After a Covid lull, Spark Sport is back into full gear with the compressed end to the English Premier League and this season's Formula 1 Championship finally under way.
Cricket is now part of the deal too, with new deals to show international highlights, English domestic cricket for four years and all domestic cricket for the next six seasons from this summer.
Spark Sport head Jeff Latch won't give numbers, but he says viewership for the EPL and F1 is running ahead of last year.
Notably, the service's social media channels are now generally filled with neutral or positive chatter around when highlights will appear and so forth. The queue of questions and complaints from the early days of F1 and EPL streaming last year, and the 2019 Rugby World Cup, seem to have largely dissipated.
In part, that's because today's Kiwi couch potato tends to be a lot more streaming-savvy, following the forced-education of 2019.
But Spark now has more streaming under its belt.
"The platform is so much more robust now than it was last year as you would expect, because we're 16 months old," Latch says.
"And so we are really well positioned to run with large numbers of people coming into our platform to watch a growing range of live content and VOD [video-on-demand] content."
Fans of streaming, and the anytime, anywhere wall-to-wall coverage it allows, will be hoping Latch is right.
But what if there are some wobbles for some viewers as a match seems to be heading toward a tight conclusion?
As there was during the Rugby World Cup - notably for the All Blacks-South Africa clash, whose second half was broadcast free-to-air - TVNZ is Spark Sport's partner for its cricket coverage.
Latch (a long-time TVNZ content director before moving to Spark) says the state broadcaster could be able to repeat its fallback role with TVNZ, if necessary, with the possible additional safety net of NZ Cricket being able to stream games through its own app or website.
There will be content on TVNZ regardless.
Under the terms of their partnership, TVNZ will broadcast:
• The first T20 Internationals of each series live (Blackcaps and White Ferns)
• Two regular-season men's Super-Smash matches per week
• Two regular-season women's Super-Smash matches per week
Rival Sky TV's near-monopoly on outside broadcasting production capability, from people to OB trucks, was historically regarded as a key "moat" against any new market entrant.
But that changed when the multinational NEP set up shop in New Zealand and within months was contracted by Spark Sport to produce its domestic hockey coverage.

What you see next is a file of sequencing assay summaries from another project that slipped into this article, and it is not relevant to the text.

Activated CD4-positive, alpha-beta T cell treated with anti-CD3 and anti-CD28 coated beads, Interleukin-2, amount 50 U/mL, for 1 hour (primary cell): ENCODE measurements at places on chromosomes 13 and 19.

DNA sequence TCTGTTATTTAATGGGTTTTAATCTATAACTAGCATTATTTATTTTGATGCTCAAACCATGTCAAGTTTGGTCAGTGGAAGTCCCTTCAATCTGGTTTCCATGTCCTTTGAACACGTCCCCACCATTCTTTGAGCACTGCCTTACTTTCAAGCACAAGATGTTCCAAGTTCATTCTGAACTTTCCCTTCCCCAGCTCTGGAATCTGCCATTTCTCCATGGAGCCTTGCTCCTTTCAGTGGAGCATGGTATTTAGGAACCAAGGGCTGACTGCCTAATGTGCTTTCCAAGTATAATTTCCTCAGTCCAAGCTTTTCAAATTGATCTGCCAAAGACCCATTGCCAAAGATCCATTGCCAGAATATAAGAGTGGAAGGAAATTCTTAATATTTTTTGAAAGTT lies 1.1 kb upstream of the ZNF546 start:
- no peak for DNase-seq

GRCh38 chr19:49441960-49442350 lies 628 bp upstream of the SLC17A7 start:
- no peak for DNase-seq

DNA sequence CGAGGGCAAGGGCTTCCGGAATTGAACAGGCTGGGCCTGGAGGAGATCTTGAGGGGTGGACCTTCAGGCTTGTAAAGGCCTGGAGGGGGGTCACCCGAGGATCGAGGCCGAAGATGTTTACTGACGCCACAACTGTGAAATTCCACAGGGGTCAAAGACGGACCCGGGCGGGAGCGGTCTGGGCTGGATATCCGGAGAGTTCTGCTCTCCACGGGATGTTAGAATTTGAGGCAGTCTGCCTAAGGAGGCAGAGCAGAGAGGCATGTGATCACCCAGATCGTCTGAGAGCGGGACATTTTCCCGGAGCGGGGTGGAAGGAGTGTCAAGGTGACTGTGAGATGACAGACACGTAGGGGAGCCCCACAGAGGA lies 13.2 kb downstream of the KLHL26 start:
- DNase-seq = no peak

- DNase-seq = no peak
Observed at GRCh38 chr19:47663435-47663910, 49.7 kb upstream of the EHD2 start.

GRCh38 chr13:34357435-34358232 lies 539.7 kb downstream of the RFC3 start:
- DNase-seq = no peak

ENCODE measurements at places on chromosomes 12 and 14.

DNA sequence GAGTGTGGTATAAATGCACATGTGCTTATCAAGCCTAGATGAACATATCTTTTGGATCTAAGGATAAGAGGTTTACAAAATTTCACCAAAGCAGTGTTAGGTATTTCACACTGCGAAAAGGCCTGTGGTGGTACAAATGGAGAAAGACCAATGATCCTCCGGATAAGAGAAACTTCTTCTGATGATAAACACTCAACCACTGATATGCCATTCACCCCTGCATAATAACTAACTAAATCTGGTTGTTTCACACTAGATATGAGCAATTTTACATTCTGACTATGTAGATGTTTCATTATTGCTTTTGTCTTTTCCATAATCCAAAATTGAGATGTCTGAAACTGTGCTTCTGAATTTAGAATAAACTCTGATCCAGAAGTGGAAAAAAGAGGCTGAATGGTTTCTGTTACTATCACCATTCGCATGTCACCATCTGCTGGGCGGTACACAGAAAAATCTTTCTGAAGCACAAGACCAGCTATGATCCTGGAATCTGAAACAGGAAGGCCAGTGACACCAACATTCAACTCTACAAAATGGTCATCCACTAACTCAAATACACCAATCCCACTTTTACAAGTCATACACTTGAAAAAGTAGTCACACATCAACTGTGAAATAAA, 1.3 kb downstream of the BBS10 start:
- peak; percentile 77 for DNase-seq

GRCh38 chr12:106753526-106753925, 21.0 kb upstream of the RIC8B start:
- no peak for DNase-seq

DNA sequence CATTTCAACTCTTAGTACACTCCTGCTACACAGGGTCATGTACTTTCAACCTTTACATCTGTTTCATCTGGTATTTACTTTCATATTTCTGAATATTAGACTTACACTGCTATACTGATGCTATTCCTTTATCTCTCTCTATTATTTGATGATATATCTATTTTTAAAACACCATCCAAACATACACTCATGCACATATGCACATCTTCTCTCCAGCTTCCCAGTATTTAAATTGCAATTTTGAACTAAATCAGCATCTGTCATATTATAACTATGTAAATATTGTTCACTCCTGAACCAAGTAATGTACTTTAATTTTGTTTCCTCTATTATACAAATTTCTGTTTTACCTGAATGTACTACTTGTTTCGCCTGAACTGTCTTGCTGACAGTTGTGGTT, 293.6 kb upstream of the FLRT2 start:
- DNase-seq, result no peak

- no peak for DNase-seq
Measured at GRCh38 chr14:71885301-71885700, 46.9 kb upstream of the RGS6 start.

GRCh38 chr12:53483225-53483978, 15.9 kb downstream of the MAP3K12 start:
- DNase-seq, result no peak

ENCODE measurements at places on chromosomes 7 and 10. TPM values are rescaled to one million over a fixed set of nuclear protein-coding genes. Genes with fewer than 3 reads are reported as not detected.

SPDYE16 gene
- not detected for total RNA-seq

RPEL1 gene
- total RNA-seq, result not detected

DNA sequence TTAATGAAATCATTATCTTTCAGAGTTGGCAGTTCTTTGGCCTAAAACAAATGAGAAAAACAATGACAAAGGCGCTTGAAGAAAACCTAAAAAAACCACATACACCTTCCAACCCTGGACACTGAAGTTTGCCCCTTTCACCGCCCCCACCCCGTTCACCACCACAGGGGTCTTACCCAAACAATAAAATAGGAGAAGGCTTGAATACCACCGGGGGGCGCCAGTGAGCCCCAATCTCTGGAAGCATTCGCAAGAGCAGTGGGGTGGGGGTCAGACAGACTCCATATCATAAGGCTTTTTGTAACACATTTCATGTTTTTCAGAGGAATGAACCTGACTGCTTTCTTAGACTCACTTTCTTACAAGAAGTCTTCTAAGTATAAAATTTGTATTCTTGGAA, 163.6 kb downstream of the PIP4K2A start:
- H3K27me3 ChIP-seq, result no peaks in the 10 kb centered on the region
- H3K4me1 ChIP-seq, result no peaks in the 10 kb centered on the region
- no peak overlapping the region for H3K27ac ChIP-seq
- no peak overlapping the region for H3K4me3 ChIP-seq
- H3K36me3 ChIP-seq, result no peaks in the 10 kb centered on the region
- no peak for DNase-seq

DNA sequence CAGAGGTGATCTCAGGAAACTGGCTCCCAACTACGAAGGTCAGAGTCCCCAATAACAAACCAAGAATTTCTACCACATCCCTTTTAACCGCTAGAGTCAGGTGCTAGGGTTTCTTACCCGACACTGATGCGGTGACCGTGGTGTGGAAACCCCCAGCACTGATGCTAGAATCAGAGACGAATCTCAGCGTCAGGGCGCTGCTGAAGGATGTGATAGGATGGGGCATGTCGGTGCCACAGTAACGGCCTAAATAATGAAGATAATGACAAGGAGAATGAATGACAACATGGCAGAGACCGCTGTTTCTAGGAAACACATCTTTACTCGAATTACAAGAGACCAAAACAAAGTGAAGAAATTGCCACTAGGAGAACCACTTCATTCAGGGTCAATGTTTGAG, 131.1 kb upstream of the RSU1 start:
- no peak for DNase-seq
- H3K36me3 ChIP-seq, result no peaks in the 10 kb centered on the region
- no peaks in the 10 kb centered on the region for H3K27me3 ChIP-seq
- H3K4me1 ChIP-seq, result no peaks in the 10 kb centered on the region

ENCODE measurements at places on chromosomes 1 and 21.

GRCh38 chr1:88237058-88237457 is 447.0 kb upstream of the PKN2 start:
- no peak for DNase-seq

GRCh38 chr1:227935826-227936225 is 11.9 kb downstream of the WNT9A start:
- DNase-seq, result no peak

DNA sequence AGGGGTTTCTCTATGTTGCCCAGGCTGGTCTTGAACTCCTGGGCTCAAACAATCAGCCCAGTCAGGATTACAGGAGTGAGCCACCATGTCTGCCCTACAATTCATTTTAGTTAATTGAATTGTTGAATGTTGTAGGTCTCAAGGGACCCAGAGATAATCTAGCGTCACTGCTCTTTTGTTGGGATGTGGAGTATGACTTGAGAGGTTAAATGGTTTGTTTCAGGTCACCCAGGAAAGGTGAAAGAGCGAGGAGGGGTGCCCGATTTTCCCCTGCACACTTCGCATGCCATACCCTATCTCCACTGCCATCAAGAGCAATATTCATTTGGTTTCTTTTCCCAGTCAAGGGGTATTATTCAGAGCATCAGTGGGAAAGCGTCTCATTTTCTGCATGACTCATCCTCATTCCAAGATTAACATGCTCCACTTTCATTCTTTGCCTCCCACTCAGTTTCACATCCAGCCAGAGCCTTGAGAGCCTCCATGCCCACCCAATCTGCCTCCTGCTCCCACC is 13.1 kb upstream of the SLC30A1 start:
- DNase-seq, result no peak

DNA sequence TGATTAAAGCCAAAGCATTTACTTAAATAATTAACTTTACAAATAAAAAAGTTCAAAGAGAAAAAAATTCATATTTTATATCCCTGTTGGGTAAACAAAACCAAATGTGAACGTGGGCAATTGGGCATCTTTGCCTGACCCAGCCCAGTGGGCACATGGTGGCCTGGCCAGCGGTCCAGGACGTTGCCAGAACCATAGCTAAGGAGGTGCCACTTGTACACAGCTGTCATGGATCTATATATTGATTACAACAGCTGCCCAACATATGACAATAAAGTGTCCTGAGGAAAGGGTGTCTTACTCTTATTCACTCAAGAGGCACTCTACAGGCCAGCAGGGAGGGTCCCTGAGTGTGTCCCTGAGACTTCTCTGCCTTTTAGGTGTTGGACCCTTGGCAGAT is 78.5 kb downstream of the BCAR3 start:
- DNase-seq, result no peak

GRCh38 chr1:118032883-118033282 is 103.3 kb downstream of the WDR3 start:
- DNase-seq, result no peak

And for its domestic cricket coverage, Spark Sport has appointed UK outfit Whisper, with former England Cricket captain Michael Vaughan appointed as an adviser on the project.
Whisper was founded in 2010 by ex-Formula One driver David Coulthard, Jake Humphrey - "the face of football for BT Sport" and Bafta award-winning producer Sunil Patel.
It promises a "storytelling" approach (see its show reel below).
What will that mean in reality? There'll be lots of on-demand extras, Latch says. One thing that Spark Sport has learned is that people want constant content updates, even when there are no games on. The service has already bulked up on profiles, vignettes and highlights. Expect more.
How did Coulthard's crew bag Spark Sport's business?
"We chose whisper as our production partner because we went out with a global RFP [request-for-proposals] process and seven of the world's largest production companies - particularly those that specialise in cricket production - applied," Latch says.
"And with Whisper we had this incredible synergy in terms of alignment between the vision that we have for New Zealand cricket and NZ's Cricket's vision for how they can actually bring that to life on screen. The opportunity with streaming is to have live coverage, but to also have then a range of supporting and ancillary content that actually creates real interest and depth in your coverage. Streaming platforms are unique in their ability to do that. It's very hard to do that with a linear [TV] channel."
There will be a fresh approach, Latch says.
Beyond the OnDemand extras and frills, all eyes will be on how Whisper and Spark Sport produce the live coverage.
If they prove their chops with cricket, then that will help clear the path for Spark to make a tilt at another A-list sport: domestic rugby - whatever form that will take when rights are next up for grabs in 2025.
That decision will be made in Spark's boardroom - but the enthusiasm of the discussion will be influenced by how successful Latch and his team are with their Black Caps and White Ferns coverage.
Postscript: How people are watching
Spark Sport won't give specific numbers for different types of device, but the big picture is that big TV screens are favoured over iPads and mobiles.
"Spark Sport customers mostly enjoy watching our content through the big screen with Google Chromecast as the most popular means of streaming it to the telly," a spokesman says.
"The second most popular way to watch is through PCs with a portion of those also connected to the TV via an HDMI cable, followed closely by Smart TVs and Apple TV streaming devices."
Watch the BusinessHub video for the full interview.